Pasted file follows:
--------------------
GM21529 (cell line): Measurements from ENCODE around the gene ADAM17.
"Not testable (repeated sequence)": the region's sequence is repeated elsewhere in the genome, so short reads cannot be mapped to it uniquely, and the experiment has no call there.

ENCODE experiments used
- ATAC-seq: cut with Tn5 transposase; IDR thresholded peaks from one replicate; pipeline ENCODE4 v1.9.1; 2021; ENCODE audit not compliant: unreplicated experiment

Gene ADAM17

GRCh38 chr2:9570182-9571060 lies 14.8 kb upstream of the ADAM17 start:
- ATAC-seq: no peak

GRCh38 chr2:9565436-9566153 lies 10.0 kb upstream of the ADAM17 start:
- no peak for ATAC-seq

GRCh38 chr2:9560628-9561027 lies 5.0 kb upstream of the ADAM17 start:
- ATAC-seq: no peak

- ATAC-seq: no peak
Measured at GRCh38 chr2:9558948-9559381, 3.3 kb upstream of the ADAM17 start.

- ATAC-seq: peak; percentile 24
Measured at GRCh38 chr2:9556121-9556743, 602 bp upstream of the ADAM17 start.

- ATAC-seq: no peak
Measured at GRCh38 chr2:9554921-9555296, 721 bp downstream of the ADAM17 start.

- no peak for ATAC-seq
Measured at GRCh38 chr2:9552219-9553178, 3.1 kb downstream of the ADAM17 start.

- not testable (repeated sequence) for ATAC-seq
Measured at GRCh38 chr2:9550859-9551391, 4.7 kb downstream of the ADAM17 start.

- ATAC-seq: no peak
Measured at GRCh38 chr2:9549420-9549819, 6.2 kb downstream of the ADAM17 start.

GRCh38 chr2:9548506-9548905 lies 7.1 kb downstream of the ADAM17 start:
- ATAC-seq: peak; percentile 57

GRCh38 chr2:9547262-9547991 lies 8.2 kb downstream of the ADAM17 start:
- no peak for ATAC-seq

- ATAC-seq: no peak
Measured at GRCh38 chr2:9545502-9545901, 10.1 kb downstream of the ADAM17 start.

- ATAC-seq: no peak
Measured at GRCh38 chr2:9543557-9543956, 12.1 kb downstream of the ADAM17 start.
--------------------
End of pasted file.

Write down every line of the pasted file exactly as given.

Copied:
GM21529 (cell line): Measurements from ENCODE around the gene ADAM17.
"Not testable (repeated sequence)": the region's sequence is repeated elsewhere in the genome, so short reads cannot be mapped to it uniquely, and the experiment has no call there.

ENCODE experiments used
- ATAC-seq: cut with Tn5 transposase; IDR thresholded peaks from one replicate; pipeline ENCODE4 v1.9.1; 2021; ENCODE audit not compliant: unreplicated experiment

Gene ADAM17

GRCh38 chr2:9570182-9571060 lies 14.8 kb upstream of the ADAM17 start:
- ATAC-seq: no peak

GRCh38 chr2:9565436-9566153 lies 10.0 kb upstream of the ADAM17 start:
- no peak for ATAC-seq

GRCh38 chr2:9560628-9561027 lies 5.0 kb upstream of the ADAM17 start:
- ATAC-seq: no peak

- ATAC-seq: no peak
Measured at GRCh38 chr2:9558948-9559381, 3.3 kb upstream of the ADAM17 start.

- ATAC-seq: peak; percentile 24
Measured at GRCh38 chr2:9556121-9556743, 602 bp upstream of the ADAM17 start.

- ATAC-seq: no peak
Measured at GRCh38 chr2:9554921-9555296, 721 bp downstream of the ADAM17 start.

- no peak for ATAC-seq
Measured at GRCh38 chr2:9552219-9553178, 3.1 kb downstream of the ADAM17 start.

- not testable (repeated sequence) for ATAC-seq
Measured at GRCh38 chr2:9550859-9551391, 4.7 kb downstream of the ADAM17 start.

- ATAC-seq: no peak
Measured at GRCh38 chr2:9549420-9549819, 6.2 kb downstream of the ADAM17 start.

GRCh38 chr2:9548506-9548905 lies 7.1 kb downstream of the ADAM17 start:
- ATAC-seq: peak; percentile 57

GRCh38 chr2:9547262-9547991 lies 8.2 kb downstream of the ADAM17 start:
- no peak for ATAC-seq

- ATAC-seq: no peak
Measured at GRCh38 chr2:9545502-9545901, 10.1 kb downstream of the ADAM17 start.

- ATAC-seq: no peak
Measured at GRCh38 chr2:9543557-9543956, 12.1 kb downstream of the ADAM17 start.